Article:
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Lactulose

Classification: B

Drug products: Bifiteral Beutel, Duphalac Frukt, Duphalac®, Lactulose Teva, Laktipex®, Laktulos Alternova, Laktulos Apelsin Meda, Laktulos Meda, Laktulos MIP, Laktulos Solvay, Loraga®

ATC code: A06AD11

Substances: lactulose

Summary

Controlled studies on differences between men and women in lactulose efficacy and safety are lacking.
 
The present evidence concerning differences between men and women is limited and do not motivate differentiation in dosing or treatment.

Additional information

Lactulose is a synthetic disaccharide consisting of fructose and galactose, and is used for treatment of obstipation and hepatic encephalopathy.

Pharmacokinetics and dosing

Lactulose is poorly absorbed when administrated orally. No studies with a clinically relevant sex analysis regarding the pharmacokinetics or dosing of lactulose have been found.

Effects

No studies with a clinically relevant sex analysis regarding the effects of lactulose have been found.

Adverse effects

No studies with a clinically relevant sex analysis regarding adverse effects of lactulose have been found.

Reproductive health issues

Regarding teratogenic aspects, please consult the Drugs and Birth Defects Database (in Swedish, Janusmed fosterpåverkan).

Other information

In a large British registry study (82450 men, 153264 women), the prevalence of constipation was almost twice as high among women up to the age of 75 years, but higher in men than women among patients aged over 75 years. There was no difference between men and women in choice of laxative (macrogol, lactulose, senna or other laxatives including ispaghula).  The most commonly prescribed laxative in pregnant patients with constipation were lactulose followed by macrogol [2].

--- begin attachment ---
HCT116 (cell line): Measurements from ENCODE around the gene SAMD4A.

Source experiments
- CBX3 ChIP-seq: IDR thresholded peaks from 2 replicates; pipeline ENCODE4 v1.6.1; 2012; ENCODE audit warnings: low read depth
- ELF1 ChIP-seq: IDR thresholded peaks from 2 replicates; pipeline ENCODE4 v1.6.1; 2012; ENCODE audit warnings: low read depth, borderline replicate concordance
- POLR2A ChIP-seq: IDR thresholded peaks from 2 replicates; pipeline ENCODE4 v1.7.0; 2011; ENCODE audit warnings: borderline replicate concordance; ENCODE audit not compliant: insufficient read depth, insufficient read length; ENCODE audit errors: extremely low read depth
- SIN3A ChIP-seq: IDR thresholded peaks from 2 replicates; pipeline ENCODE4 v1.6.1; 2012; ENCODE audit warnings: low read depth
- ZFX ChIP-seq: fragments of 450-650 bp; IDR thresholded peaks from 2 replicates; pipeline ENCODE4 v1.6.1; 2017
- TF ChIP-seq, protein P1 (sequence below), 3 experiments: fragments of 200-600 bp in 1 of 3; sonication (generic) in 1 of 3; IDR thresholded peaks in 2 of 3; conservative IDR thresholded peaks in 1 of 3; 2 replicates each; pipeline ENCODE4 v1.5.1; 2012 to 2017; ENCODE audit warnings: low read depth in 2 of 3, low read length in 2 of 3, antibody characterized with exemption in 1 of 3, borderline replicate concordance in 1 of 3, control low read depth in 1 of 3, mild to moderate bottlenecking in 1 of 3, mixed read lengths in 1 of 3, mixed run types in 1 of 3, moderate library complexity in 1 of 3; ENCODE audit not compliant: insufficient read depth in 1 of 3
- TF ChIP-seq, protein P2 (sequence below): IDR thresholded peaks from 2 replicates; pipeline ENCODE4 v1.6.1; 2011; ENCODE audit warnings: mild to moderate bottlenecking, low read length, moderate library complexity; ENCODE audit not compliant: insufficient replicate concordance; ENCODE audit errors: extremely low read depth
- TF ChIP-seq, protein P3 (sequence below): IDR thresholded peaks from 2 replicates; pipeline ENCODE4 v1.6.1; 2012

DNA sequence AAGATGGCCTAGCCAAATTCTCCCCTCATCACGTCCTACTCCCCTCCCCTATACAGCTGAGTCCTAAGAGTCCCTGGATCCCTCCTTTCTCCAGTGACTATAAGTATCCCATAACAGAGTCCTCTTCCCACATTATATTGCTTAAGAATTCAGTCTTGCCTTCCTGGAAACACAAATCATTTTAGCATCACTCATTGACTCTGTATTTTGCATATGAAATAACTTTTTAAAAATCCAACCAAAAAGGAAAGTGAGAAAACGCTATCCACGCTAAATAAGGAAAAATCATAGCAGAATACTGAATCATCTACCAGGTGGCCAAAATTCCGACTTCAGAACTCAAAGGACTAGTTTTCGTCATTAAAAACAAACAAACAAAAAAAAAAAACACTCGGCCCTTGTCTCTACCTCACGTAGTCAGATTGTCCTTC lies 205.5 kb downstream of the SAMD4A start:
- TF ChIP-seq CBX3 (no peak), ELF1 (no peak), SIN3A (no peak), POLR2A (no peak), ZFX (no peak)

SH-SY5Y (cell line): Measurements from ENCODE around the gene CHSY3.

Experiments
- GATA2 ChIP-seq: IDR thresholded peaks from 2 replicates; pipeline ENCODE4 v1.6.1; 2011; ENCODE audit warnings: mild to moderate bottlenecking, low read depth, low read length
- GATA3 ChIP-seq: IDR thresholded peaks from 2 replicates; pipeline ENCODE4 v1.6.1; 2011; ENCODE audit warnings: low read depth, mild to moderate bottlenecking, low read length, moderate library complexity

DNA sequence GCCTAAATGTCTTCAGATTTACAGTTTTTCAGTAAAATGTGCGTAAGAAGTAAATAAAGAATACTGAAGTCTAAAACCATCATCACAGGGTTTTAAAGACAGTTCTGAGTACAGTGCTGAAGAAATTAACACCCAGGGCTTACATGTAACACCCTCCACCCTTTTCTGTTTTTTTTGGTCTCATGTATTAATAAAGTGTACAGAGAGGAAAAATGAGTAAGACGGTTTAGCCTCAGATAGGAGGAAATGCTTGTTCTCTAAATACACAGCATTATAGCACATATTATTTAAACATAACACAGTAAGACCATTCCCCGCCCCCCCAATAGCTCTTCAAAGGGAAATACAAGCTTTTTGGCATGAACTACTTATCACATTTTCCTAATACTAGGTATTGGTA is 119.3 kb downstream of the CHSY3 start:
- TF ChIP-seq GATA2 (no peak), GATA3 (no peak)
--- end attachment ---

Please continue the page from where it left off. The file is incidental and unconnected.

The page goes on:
Updated: 2019-02-26

Date of litterature search: 2015-08-20

References

  1. Läkemedelsstatistik. Stockholm: Socialstyrelsen. 2015 [cited 2016-04-05.] länk
  2. Shafe AC, Lee S, Dalrymple JS, Whorwell PJ. The LUCK study: Laxative Usage in patients with GP-diagnosed Constipation in the UK, within the general population and in pregnancy An epidemiological study using the General Practice Research Database (GPRD). Therap Adv Gastroenterol. 2011;4:343-63. PubMed

Authors: Linnéa Karlsson Lind, Desirée Loikas

Reviewed by: Mia von Euler

Approved by: Karin Schenck-Gustafsson